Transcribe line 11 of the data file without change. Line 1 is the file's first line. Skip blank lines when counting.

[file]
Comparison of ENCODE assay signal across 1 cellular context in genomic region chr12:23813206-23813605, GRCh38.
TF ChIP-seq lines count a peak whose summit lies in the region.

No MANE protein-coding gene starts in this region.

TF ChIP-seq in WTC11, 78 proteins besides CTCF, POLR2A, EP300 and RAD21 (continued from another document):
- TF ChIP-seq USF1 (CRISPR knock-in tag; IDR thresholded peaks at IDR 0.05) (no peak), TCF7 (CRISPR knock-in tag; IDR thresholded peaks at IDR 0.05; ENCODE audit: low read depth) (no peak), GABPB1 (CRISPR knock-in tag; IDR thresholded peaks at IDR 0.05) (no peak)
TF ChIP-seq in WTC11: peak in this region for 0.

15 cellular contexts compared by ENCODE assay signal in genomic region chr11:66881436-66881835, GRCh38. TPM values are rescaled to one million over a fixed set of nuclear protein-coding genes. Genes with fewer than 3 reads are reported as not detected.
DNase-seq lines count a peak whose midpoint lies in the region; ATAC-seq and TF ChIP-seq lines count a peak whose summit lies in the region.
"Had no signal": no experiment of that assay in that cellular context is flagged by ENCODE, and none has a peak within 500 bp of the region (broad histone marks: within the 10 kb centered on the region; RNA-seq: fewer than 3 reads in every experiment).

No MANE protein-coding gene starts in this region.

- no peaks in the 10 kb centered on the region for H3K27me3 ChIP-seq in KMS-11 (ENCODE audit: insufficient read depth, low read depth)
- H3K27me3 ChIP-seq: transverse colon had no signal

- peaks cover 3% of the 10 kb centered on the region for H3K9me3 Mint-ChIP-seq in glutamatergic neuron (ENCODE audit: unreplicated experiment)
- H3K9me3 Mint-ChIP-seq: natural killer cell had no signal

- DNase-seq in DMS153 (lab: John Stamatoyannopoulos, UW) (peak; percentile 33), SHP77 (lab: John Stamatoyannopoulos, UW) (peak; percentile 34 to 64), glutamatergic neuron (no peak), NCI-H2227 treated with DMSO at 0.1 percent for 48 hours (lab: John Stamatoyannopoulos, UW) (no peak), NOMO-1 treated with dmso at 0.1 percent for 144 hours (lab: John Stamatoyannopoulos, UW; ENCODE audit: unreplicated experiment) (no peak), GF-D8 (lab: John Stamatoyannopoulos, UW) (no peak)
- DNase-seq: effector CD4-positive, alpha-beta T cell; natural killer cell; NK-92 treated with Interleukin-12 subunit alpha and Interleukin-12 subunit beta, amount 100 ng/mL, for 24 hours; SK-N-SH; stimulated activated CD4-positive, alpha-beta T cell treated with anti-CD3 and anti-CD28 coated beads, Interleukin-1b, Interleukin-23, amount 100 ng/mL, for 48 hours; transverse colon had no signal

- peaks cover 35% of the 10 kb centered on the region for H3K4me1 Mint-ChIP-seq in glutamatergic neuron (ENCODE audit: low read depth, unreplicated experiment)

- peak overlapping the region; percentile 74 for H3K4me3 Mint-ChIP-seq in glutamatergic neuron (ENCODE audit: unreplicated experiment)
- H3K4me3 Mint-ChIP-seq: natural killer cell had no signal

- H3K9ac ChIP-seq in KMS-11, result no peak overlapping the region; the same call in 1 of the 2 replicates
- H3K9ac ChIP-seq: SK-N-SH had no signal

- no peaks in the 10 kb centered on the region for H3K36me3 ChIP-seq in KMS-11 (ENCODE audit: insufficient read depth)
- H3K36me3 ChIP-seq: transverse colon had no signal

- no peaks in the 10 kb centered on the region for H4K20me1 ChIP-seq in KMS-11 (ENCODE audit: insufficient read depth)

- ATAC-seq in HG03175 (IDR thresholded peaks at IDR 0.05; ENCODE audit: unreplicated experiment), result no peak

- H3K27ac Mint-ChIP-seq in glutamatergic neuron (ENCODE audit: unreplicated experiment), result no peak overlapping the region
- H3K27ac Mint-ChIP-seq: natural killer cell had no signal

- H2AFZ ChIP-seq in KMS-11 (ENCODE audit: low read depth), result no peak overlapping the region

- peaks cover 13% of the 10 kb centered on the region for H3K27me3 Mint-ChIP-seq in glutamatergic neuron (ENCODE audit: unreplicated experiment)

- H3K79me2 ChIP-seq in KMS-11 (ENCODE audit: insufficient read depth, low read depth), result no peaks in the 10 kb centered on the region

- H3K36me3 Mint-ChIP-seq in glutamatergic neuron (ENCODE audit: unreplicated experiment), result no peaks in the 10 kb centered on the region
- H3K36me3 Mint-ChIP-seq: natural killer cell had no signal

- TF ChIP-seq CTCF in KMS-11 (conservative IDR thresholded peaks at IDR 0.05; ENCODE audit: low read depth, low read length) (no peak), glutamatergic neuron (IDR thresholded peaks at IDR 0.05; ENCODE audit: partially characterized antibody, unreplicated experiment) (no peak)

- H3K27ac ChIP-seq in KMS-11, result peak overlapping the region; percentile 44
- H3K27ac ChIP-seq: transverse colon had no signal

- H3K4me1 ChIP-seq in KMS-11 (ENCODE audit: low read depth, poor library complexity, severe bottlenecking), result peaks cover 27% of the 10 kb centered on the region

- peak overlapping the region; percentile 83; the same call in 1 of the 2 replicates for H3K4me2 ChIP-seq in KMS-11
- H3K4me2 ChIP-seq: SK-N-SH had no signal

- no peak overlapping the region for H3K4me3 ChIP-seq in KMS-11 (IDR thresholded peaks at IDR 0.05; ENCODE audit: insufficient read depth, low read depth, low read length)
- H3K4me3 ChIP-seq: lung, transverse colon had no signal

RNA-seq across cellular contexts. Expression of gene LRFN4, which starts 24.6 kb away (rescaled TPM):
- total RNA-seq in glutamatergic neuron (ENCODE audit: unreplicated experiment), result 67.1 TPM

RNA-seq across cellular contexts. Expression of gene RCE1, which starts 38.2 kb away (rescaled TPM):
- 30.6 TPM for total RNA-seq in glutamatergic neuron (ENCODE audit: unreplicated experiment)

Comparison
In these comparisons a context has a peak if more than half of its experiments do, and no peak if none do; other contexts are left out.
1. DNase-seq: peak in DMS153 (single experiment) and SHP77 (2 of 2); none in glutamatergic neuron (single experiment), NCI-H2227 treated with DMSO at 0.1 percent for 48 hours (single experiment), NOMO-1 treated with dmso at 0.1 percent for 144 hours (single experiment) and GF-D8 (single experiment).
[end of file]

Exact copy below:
- no peaks in the 10 kb centered on the region for H3K27me3 ChIP-seq in KMS-11 (ENCODE audit: insufficient read depth, low read depth)